New Laws in Illinois for 2023


– With the start of 2023 the New Year, there is always a new set of laws going into effect.

More than 180 new laws are set to take effect on January 1, 2023, covering a range of issues big and small that affect Illinoisans.

A complete list of all new Illinois laws taking effect next year can be found here.

Here’s a look at some of the most interesting laws set to go into effect.

Illinois SAFE-T Act

One of the most comprehensive, and likely the most contentious, laws to be signed into law this year was the Illinois SAFE-T Act, a massive criminal justice reform legislative package updating rules governing jail time while awaiting trial and the use of force by police.

The greatest controversy in the SAFE-T Act is the key provision for ending cash bail, which advocates said causes poor people to sit in jail because they can’t make bail, even on minor charges, while affluent people can pay for their pre-trial release, even for more serious crimes.

The cash bail provision became a hallmark campaign issue in the race of Illinois governor and state attorney general. The law gives judges discretion to keep suspects they deem dangerous locked up without bail, and amendments signed by Gov. JB Pritzker in December expanded the list of detainable offenses and included some non-violent crimes.

The amendments also clarified other controversial elements of the bill, including that police can still arrest someone for trespassing, and that judges can issue arrest warrants when someone misses court.

The SAFE-T Act also requires that all Illinois police officers wear body cameras by 2025, establishes a more defined system for police complaints, and requires more law enforcement training.

Worker’s Rights Amendment

Illinois is a strong union state and just got stronger after voters approved the Workers Rights Amendment in the 2022 midterm election.

The amendment to the state constitution to guarantee government employees the right to organize and collectively bargain over terms of employment.

Supporters say it will ensure workers will always be able to use collective bargaining to secure better pay, hours and working conditions. It also will prevent the legislature from enacting a so-called right-to-work law, should it undergo a shift to the right, that would allow workers covered by union contracts to not pay dues.

The amendment passed with more than 50% support from the overall vote in the midterm.

No Fees for Carjacking Victims (HB3772)

You shouldn’t be on the hook for tickets when your car gets stolen. This law ensures people whose cars have been stolen will not be liable for violations, fees, fines or penalties when their vehicles are caught on red light or speed cameras.

Streamlining ID of missing persons (SB 3932)

Driven by the death of Jelani Day, this law requires a coroner or medical examiner to notify the FBI if human remains in their custody are not identified within 72 hours of discovery.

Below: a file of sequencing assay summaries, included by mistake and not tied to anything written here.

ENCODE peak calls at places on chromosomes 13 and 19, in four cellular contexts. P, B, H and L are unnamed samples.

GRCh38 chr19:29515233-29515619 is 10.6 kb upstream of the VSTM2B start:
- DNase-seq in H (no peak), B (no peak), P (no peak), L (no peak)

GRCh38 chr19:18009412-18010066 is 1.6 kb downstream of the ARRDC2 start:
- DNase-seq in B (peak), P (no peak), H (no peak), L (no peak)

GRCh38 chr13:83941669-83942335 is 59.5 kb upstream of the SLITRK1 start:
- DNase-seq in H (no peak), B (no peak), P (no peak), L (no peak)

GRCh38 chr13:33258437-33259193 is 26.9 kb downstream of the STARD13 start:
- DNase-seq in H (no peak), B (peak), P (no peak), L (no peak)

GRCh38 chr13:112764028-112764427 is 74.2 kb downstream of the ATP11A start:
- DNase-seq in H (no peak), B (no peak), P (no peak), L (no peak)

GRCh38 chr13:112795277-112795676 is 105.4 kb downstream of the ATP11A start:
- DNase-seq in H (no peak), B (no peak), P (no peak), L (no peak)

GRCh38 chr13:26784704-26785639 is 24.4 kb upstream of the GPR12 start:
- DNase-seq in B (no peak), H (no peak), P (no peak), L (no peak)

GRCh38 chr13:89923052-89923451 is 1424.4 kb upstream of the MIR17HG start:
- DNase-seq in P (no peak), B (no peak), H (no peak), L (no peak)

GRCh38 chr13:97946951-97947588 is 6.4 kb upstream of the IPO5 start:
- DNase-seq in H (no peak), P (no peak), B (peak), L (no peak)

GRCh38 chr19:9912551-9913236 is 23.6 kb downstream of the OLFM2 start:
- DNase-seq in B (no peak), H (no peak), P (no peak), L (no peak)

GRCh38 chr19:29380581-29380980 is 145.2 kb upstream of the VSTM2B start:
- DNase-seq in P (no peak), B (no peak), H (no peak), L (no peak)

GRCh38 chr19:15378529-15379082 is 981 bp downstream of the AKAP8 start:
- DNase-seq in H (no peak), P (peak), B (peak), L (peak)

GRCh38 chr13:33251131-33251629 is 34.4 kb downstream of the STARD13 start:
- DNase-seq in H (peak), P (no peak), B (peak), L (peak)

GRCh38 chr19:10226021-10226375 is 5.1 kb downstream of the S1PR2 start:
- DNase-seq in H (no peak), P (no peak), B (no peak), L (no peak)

Time Off for Miscarriage (SB 3120)

This law allows women who have a miscarriage, still birth, or other diagnosis or event that impacts pregnancy or fertility to take 10 days of unpaid leave.

Safer Food Prep (HB209)

This law bans latex gloves for the use of handling and preparing food, as well as for emergency responders like paramedics, thus making it safer for people with latex allergies to eat and to receive emergency medical care.

Electronic Orders of Protection (SB 3667)

Filing paperwork to take your abuser to court should not be dangerous. To better protect survivors, this law allows anyone to file for a protective order at any time by email or online in addition to the in-person option. It also requires counties with populations above 250,000 to offer the option of a remote hearing.

Crown Act (SB 3616)

Expanding on the anti-discrimination law that went into effect in 2021 and applies to schools, this law changes the Illinois Human Rights Act to include traits associated with race, such as hair texture and protective hairstyles like braids, locks and twists to combat hair discrimination in the workplace.

Helping Women Afford Treatment (HB 5254)

In order to prevent osteoporosis and other medical conditions, this law requires health insurance plans to cover medically necessary hormone therapy treatments for women who have undergone a hysterectomy and therefore induced menopause.

Another law, HB 4271, requires state-regulated private insurance to cover medically necessary breast reduction surgery.

Made In Illinois (SB 3609)

To encourage Illinoisans to support the state economy, this law reduces vehicle registration fees for cars and small trucks if they are manufactured in Illinois.

Senior Vehicle Registration (HB 5304)

To ensure senior citizens are saving their money, this law reduces the vehicle registration fee for seniors from $24 to $10.

Honoring Illinois Service Members (SB 3459)

When families of fallen Illinois service members who died during state or federal active duty are honored, their next of kin will be presented an Illinois state flag.

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About royfmc

BS in Environmental Engineering from Northwestern University's McCormick College of Engineering MBA from DePaul University's Kellstadt's College of Business JD from DePaul University's College of Law Website: www.attorneymccampbell.com
This entry was posted in Bradley Stephens, gun control, Illinois, law, Law Offices of Roy F McCampbell, legal services, marijuana, politics, Pritzker, Roy F. McCampbell, SAFE-T Act, Scott’s Law, search warrant, senator durbin, Social Media, state representative, traffic ticket, weed and tagged , , , , , , , , , . Bookmark the permalink.

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